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Salient. An Organ of Student Opinion at Victoria College, Wellington, N.Z. Vol. 9, No. 8 July, 3, 1946

Great Potentialities

Great Potentialities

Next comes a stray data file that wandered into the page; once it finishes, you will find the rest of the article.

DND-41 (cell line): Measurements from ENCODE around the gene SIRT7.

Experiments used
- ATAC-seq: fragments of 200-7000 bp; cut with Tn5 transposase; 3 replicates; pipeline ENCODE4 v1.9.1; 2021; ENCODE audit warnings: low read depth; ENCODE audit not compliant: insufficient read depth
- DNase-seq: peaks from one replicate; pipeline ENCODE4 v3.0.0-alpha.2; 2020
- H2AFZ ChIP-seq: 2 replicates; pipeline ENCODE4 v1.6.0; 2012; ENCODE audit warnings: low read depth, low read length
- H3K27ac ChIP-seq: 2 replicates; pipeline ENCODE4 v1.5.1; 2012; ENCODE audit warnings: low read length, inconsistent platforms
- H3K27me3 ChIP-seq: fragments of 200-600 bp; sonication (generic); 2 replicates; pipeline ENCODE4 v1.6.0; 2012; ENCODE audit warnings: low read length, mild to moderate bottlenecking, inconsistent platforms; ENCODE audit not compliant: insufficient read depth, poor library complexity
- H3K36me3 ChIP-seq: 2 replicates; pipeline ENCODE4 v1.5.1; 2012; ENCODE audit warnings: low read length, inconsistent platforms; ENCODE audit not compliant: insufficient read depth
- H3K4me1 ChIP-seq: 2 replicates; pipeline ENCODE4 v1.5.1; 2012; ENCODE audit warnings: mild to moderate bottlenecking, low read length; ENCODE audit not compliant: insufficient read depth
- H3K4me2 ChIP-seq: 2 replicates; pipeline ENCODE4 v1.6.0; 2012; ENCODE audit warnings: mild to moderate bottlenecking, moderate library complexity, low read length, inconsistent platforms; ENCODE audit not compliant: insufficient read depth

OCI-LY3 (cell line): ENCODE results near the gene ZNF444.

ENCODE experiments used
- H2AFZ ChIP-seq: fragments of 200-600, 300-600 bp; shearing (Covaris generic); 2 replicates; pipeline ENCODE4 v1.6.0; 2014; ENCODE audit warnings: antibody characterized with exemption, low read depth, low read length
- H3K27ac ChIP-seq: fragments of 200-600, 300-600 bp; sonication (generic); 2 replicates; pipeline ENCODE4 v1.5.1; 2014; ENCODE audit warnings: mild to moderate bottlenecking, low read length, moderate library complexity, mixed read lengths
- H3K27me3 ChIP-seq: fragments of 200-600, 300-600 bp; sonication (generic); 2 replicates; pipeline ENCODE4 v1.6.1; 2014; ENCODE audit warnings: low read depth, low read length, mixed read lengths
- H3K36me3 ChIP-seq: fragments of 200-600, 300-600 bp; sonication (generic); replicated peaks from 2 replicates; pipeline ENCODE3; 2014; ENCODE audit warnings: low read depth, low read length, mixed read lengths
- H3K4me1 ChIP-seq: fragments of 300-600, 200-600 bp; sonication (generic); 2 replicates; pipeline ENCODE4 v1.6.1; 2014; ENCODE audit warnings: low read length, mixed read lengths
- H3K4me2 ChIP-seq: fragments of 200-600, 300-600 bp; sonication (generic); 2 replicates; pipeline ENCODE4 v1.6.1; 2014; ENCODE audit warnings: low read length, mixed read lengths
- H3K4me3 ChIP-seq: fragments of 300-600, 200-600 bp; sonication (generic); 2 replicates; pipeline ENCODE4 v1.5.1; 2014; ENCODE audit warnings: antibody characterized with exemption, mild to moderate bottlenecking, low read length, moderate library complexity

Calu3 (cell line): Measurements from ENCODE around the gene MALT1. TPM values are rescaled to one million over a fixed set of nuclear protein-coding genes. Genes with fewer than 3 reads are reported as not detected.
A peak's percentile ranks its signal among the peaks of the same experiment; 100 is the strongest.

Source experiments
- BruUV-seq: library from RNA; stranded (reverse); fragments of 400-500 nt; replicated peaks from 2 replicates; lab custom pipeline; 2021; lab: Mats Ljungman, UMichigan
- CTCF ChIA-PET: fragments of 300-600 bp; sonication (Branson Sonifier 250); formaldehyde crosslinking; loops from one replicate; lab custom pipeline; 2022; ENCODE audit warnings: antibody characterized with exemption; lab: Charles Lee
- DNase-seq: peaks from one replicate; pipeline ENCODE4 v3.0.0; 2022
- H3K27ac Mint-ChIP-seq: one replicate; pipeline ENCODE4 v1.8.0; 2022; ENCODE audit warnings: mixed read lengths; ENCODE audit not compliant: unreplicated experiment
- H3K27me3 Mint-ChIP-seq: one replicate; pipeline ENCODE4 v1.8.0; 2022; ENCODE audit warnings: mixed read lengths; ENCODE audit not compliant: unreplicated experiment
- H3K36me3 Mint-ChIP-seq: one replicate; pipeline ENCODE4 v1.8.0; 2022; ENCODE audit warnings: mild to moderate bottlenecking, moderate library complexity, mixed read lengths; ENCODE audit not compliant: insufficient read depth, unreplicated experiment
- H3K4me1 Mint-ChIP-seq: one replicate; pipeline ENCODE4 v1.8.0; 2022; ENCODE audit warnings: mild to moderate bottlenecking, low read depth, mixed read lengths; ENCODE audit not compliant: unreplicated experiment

Thus, to confuse the potentialities of science with their perversion under our present system of production is a grave error. Science, properly applied, can much improve the material lot of the whole mass of mankind. The current food shortage is a case in point, where It is estimated that 60 million people face starvation, unless very radical steps are taken. To some persons, material things seem of secondary importance compared with the spiritual and intellectual, but they would not deny that a full belly is a prerequisite to human contentment. There is sufficient starvation and disease, bad housing and bad drains to keep our technicians busy for a hundred years at least. On the side of our spiritual and philosophical idealists, we have barely touched on the applications of sociology and psychology which can much increase the general happiness and mental well-being of men. Those monotonous Jobs which machinery seems to have created are precisely those which can be most readily performed by machines. The leisure made available, the increased time for education, may bring a flowering of cultural, intellectual and sporting activity such as has never been seen before. Those who have had the leisure and education in the past to appreciate these things have been by no means more intelligent or "philosophically inclined" than the remainder of the population. Such progress may be achieved, given a rational society. The job is to bring this into being.